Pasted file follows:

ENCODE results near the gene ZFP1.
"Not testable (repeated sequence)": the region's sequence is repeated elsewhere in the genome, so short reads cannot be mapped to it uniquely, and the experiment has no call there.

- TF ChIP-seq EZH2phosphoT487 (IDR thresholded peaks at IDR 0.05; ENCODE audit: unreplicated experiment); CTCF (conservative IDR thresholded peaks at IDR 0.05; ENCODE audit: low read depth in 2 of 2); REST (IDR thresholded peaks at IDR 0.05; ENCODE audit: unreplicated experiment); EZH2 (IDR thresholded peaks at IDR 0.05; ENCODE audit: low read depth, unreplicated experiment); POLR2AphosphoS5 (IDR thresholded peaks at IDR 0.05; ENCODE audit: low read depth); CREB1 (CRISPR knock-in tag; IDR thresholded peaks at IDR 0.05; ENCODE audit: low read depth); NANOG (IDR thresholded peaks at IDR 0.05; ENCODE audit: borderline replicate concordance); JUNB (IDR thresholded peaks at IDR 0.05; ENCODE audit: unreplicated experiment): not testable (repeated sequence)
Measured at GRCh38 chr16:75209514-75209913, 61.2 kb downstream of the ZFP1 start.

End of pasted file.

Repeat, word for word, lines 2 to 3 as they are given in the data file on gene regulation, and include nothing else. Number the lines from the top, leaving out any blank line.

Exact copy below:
"Not testable (repeated sequence)": the region's sequence is repeated elsewhere in the genome, so short reads cannot be mapped to it uniquely, and the experiment has no call there.

- TF ChIP-seq EZH2phosphoT487 (IDR thresholded peaks at IDR 0.05; ENCODE audit: unreplicated experiment); CTCF (conservative IDR thresholded peaks at IDR 0.05; ENCODE audit: low read depth in 2 of 2); REST (IDR thresholded peaks at IDR 0.05; ENCODE audit: unreplicated experiment); EZH2 (IDR thresholded peaks at IDR 0.05; ENCODE audit: low read depth, unreplicated experiment); POLR2AphosphoS5 (IDR thresholded peaks at IDR 0.05; ENCODE audit: low read depth); CREB1 (CRISPR knock-in tag; IDR thresholded peaks at IDR 0.05; ENCODE audit: low read depth); NANOG (IDR thresholded peaks at IDR 0.05; ENCODE audit: borderline replicate concordance); JUNB (IDR thresholded peaks at IDR 0.05; ENCODE audit: unreplicated experiment): not testable (repeated sequence)